Dihydromyricetin Attenuates Metabolic Syndrome And Improves Insulin Sensitivity By Upregulating Insulin Receptor Substrate-1 (Y612) Tyrosine Phosphorylation In db/db Mice
Authors He J, Zhang J, Dong L, Dang X, Wang L, Cheng L, Huang Y
Received 6 June 2019
Accepted for publication 1 October 2019
Published 1 November 2019 Volume 2019:12 Pages 2237—2249
Checked for plagiarism Yes
Review by Single-blind
Peer reviewer comments 2
Editor who approved publication: Dr Antonio Brunetti
Jidong He,1 Junpeng Zhang,1 Lijuan Dong,1 Xuefeng Dang,1 Li Wang,2 Long Cheng,3 Yunxiang Huang4
1Department of Gastroenterology, Baoji People’s Hospital, Baoji, Shanxi 721000, People’s Republic of China; 2Department of Diabetic Nephropathy, Baoji Central Hospital, Baoji, Shanxi 721008, People’s Republic of China; 3Institute of Medicinal Plant Development, Chinese Academy of Medical Sciences & Peking Union Medical College, Beijing 100193, People’s Republic of China; 4Department of R&D, Asparagus Engineering Research Center of Hebei Province, Qinhuangdao 066008, People’s Republic of China
Correspondence: Li Wang
Baoji Central Hospital, No. 8, Jiangtan Road, Baoji, Shanxi 721008, People’s Republic of China
Institute of Medicinal Plant Development, Chinese Academy of Medical Sciences, Peking Union Medical College, No. 151, Malianwa North Road Haidian District, Beijing 100094, People’s Republic of China
Tel/Fax +86 10 57833013
Purpose: Dihydromyricetin (DHM), the main bioactive ﬂavonoid in vine tea, exerts multiple health beneficial effects. This work aimed to identify whether a naturally derived flavonoid product, DHM, can significantly attenuate metabolic syndrome and improve insulin sensitivity.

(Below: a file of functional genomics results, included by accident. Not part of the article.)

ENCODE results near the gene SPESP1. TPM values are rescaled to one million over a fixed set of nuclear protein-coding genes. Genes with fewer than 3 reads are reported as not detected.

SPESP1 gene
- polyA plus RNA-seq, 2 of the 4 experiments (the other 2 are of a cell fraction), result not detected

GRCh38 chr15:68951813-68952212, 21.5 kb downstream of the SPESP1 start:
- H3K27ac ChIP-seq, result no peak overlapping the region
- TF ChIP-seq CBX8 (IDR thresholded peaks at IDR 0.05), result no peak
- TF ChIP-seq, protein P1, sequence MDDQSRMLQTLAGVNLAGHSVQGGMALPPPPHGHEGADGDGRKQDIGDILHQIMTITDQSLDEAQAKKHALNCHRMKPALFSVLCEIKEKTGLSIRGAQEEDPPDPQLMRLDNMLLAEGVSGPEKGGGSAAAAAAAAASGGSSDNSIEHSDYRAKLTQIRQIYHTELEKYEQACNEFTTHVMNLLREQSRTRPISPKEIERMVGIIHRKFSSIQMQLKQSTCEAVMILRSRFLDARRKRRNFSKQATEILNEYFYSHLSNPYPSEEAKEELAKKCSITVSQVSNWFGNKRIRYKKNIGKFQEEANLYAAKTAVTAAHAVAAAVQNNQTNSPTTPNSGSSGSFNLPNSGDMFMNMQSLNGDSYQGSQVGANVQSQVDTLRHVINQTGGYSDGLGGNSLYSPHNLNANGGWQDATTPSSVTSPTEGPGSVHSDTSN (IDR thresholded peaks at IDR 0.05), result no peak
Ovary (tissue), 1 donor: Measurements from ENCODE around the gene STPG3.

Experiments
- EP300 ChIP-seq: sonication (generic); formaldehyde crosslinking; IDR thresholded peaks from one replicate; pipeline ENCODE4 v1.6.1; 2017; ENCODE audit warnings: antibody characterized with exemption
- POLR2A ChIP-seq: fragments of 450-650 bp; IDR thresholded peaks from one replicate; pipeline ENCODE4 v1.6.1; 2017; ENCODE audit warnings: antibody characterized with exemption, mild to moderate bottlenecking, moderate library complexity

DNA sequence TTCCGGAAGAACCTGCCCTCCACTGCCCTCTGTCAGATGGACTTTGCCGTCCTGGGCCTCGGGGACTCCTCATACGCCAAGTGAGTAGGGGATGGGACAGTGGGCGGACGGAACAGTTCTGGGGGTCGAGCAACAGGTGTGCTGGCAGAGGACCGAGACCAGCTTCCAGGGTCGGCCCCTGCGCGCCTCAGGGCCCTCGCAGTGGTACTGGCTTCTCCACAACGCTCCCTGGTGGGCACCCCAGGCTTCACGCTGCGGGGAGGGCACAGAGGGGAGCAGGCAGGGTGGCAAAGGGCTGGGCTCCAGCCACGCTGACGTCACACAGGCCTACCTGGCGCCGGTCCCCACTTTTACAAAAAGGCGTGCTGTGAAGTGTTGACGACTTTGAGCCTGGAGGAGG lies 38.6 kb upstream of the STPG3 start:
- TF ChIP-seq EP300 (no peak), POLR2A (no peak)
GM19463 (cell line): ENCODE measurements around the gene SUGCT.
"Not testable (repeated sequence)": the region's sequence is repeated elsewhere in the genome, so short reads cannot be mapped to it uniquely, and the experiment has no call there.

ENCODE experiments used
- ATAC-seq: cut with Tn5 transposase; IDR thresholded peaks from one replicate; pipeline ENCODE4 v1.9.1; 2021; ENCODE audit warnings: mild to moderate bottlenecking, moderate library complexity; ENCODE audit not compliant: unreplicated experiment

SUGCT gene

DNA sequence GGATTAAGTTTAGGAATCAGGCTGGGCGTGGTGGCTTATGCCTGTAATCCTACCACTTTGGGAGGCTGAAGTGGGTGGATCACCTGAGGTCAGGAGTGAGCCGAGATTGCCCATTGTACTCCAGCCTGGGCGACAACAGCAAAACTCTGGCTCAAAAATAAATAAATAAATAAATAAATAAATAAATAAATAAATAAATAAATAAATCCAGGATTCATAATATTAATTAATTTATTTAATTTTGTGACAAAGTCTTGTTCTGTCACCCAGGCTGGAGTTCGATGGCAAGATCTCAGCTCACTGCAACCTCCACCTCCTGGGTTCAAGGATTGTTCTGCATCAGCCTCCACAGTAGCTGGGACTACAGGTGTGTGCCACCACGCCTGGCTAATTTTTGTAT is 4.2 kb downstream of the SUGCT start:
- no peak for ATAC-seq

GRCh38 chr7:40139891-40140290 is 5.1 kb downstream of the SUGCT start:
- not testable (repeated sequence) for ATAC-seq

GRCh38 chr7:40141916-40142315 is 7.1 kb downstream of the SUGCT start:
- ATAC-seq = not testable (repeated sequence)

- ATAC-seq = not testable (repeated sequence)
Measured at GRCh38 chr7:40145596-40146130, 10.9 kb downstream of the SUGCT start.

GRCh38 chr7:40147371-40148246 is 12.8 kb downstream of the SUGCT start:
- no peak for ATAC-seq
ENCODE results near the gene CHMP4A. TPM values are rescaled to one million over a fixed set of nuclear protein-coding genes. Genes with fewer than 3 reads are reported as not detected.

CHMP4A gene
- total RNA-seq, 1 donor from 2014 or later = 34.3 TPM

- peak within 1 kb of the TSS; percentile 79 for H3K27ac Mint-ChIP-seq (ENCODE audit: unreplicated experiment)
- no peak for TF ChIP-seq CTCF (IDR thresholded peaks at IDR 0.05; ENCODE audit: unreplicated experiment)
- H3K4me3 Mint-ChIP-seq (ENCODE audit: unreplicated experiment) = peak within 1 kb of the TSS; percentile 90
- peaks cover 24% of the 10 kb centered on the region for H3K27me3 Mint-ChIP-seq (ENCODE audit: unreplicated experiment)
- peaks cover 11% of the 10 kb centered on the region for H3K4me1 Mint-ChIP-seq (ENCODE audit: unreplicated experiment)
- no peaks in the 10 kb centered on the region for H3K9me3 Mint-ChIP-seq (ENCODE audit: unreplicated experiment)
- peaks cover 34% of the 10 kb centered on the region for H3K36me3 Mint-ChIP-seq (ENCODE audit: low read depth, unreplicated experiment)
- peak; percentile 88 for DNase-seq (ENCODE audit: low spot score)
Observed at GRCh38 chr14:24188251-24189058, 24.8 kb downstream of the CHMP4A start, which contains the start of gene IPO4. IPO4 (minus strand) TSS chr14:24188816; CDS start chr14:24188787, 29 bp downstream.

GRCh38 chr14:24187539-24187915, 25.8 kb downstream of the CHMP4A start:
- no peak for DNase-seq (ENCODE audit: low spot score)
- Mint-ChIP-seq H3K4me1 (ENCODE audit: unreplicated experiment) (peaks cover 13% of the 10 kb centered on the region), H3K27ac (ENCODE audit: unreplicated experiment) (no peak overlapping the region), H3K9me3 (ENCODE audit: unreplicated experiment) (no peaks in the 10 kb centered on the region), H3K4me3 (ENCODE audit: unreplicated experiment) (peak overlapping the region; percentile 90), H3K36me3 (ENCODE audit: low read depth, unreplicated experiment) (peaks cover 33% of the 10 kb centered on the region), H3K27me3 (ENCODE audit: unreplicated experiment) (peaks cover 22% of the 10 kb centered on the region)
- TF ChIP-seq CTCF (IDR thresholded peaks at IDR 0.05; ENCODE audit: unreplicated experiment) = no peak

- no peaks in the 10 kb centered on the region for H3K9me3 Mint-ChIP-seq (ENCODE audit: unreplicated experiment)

Methods: 10-week-old db/db mice were randomly assigned to receive the antidiabetic agent metformin (Met, 50 mg/kg BW), DHM (1.0 g and 0.5 g/kg BW) or placebo and were simultaneously fed a high-fat diet for 8 weeks. The general status of the animals was observed and recorded daily, body weight and blood glucose levels were measured weekly, during the experimental period. On day 55, the oral glucose tolerance test (OGTT) was performed. After OGTT, all animals were anesthetized and sacrificed by cervical decapitation. Blood samples were collected in tubes to detect plasma insulin and the biochemical parameters of lipid metabolism. Pancreas histological changes and islet fibrosis were demonstrated by H&E staining and Masson staining, respectively. Moreover, the expression of insulin receptor substrate-1 and phosphorylated insulin receptor substrate-1 in the insulin signaling pathway was detected by Western blot assay.
Results: The oral administration of DHM (1.0 g and 0.5 g/kg BW) reduced the fasting blood glucose, serum insulin, and glycated hemoglobin levels and the insulin resistance (HOMA-IR) index. Furthermore, DHM intervention decreased body weight and the serum lipid profile. In addition, DHM treatment also markedly decreased the relative abdominal fat weight. Western blot analysis indicated that DHM upregulated the IRS-1 (Y612) tyrosine phosphorylation, improving insulin resistance. Treatment with dihydromyricetin attenuated the progression of insulin resistance and pancreatic fibrosis in fatty db/db mice.
Conclusion: In summary, we determined the antimetabolic syndrome effect of DHM in db/db obese mice. DHM upregulates the IRS-1 (Y612) tyrosine phosphorylation, improving insulin resistance. Therefore, DHM is a promising therapeutic candidate for the control of metabolic syndrome.
Keywords: dihydromyricetin, metabolic syndrome, hypoglycemic function, insulin resistance, insulin receptor substrate-1
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